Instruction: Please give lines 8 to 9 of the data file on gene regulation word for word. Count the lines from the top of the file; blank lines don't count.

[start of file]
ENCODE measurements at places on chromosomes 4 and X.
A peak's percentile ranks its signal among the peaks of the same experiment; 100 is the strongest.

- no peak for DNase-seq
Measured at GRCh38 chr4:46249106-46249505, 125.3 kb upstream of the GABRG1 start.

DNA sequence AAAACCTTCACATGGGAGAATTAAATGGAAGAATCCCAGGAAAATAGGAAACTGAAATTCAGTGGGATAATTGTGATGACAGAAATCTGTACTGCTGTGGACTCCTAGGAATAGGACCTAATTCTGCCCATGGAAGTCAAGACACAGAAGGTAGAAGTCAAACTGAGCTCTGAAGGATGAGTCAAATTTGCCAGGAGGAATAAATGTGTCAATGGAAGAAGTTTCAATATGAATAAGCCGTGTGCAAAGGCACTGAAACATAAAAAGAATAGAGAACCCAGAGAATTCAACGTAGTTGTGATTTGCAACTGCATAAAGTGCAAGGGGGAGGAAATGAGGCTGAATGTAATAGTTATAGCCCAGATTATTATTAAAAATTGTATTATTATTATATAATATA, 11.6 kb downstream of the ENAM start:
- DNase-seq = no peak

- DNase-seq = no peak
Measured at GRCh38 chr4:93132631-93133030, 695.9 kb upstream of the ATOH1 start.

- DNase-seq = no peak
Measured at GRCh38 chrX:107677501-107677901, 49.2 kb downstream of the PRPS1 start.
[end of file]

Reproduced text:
Measured at GRCh38 chr4:93132631-93133030, 695.9 kb upstream of the ATOH1 start.

- DNase-seq = no peak